What if manic Mondays were a thing of the past?

The idea of ​​shorter workweeks has slowly gained traction globally for work-life balance purposes, with longer weekend trials set to take place in countries around the world. Today, more research has emerged in favor of the new model: improved health.

A new study published in the International Journal of Behavioral Nutrition and Physical Activity found that three-day weekends may promote increased daily movement, less sitting time and better sleep.

While holidays in general have been shown to benefit people’s health, research has pointed to positive results even after just one extra day off per week.

“When people go on vacation, they change their daily responsibilities because they are not confined to their normal schedule,” Ty Ferguson, a researcher at the University of South Australia, said in a press release. “In this study, we found that movement patterns improved during the holidays, with increased physical activity and decreased sedentary behaviors seen at all levels.”

HOW THE STUDY WORKED

The University of South Australia tracked data from 308 adults wearing fitness trackers as part of the “Annual Rhythms in Adult Lifestyle and Health (ARIA)” study.

After 13 months, a period during which the average person took two to three vacations of about 12 days each, the data was available: 35% of people took vacations for outdoor recreation, 31% for family events and social gatherings, and 17% of holidays were spent relaxing.

The remaining 17% of vacations consisted of time spent on maintenance or other non-leisure activities, such as home improvement projects.

Based on this, the data revealed the health benefits of vacation, finding a 13% increase in daily movement, categorized as “moderate to vigorous” movement type.

The study also found that 5% of people sat nearly half an hour less per day while on vacation.

Even signs of improved sleep emerged, as study participants slept about 21 minutes longer on their days off, with the added benefits of rest extending into the weeks back at work.

According to Ferguson, getting enough sleep can benefit people’s mood, cognitive function and productivity.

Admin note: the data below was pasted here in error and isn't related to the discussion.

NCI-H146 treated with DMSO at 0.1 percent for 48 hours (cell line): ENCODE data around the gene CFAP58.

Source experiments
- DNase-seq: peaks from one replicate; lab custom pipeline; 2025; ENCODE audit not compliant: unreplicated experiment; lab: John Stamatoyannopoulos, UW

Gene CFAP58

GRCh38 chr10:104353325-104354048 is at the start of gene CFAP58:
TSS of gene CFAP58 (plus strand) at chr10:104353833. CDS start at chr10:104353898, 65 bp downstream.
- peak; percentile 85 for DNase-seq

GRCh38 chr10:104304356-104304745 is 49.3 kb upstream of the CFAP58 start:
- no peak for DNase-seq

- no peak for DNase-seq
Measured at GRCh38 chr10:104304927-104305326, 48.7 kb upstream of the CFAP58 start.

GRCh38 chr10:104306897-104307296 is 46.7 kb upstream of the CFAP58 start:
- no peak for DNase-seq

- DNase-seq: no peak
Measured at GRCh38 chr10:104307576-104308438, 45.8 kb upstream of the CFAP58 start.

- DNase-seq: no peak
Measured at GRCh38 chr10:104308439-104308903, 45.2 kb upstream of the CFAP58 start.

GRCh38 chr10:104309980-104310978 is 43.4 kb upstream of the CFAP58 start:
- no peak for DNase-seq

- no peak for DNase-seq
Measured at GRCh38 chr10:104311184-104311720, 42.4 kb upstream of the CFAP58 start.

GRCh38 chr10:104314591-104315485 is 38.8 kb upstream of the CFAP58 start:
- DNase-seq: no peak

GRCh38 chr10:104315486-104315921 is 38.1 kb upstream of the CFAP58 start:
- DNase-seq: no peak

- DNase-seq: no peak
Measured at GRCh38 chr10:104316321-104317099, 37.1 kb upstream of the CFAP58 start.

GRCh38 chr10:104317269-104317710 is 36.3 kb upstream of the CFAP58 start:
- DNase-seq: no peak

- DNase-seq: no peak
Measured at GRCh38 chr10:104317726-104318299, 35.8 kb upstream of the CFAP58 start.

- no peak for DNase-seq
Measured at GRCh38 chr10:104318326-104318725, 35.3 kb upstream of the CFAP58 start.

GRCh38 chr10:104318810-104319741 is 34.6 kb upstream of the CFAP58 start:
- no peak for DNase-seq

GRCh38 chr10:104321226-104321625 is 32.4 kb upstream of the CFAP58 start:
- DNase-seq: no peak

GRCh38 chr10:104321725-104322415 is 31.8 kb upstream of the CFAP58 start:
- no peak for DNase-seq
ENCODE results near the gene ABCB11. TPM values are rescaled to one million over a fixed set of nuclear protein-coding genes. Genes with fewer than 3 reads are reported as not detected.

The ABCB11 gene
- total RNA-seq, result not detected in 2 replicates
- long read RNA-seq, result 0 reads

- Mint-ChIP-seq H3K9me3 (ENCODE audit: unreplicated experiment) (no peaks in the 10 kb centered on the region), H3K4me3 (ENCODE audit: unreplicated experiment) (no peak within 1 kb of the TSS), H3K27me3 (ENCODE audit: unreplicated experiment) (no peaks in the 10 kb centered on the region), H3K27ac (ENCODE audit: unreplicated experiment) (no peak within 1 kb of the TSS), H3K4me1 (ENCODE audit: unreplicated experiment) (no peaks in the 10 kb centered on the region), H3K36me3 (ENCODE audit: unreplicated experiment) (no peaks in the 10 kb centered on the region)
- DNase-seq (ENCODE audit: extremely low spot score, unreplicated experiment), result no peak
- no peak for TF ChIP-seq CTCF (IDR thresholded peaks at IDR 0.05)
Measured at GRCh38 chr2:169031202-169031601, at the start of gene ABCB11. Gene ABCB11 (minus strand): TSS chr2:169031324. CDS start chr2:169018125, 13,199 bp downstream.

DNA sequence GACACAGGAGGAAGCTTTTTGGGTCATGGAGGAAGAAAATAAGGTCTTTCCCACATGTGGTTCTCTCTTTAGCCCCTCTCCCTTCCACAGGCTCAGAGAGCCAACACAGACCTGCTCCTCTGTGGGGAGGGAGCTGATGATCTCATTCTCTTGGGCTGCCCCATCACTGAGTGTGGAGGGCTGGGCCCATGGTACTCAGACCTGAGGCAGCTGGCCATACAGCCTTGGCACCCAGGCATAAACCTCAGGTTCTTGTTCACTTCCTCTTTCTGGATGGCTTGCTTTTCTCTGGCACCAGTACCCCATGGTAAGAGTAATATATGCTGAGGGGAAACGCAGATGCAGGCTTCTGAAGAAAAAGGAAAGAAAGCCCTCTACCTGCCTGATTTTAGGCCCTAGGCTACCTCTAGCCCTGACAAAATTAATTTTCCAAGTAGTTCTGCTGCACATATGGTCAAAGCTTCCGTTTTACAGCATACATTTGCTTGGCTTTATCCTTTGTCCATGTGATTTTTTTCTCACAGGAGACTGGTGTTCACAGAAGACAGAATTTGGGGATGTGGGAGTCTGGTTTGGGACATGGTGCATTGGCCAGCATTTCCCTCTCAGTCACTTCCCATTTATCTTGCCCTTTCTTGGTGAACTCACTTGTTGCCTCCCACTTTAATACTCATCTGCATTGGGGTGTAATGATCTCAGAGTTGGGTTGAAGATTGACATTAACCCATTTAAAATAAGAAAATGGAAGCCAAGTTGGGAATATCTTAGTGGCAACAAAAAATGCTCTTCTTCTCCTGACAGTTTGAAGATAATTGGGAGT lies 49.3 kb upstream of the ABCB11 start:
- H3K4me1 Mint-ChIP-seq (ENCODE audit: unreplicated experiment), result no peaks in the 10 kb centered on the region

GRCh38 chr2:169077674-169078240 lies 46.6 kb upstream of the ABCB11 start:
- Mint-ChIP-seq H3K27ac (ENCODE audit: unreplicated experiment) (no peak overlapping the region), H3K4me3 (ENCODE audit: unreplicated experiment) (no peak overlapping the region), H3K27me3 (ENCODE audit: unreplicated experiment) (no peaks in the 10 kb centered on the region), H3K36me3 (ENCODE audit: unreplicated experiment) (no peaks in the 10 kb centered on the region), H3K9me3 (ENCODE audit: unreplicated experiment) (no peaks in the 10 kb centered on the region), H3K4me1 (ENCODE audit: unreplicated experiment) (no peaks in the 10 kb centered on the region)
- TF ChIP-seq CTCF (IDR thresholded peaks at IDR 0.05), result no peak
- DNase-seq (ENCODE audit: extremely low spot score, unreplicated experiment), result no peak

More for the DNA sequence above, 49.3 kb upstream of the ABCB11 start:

“It may also help reduce our risk of developing a range of health conditions, such as obesity, diabetes, cardiovascular disease and depression.”

A POTENTIAL GLOBAL MODEL?

Some countries have made efforts to reduce working hours through weekly four-day trials, such as Spain, which announced a trial of the longer weekend model in 2021.

Iñigo Errejó, deputy of Más País, a small Spanish left-wing party, took for Twitter to announce a pilot test of the 32-hour work week model.

“We did it! We agreed with the government to promote a pilot project to reduce working hours. European funds should also be used to redirect the economy towards improving health, protecting the environment and increased productivity,” he shared in a tweet.

Spain plans to test this model for at least two years, which can only improve long-term health, based on the results of this study.

Carol Maher, lead researcher and professor at the University of South Australia, said in a press release that employees in the study reported less stress, burnout and fatigue, as well as better mental health and a better work-life balance after the holidays.

People in Canada are also in favor of longer weekends, with a recent poll finding that 91% of senior executives surveyed would support a four-day work week for their team, citing support for retention, productivity and well-being of employees as their reasoning.

“As the world adjusts to a new normal, maybe it’s time to embrace the long weekend as a way to improve our physical and mental health,” Maher said.

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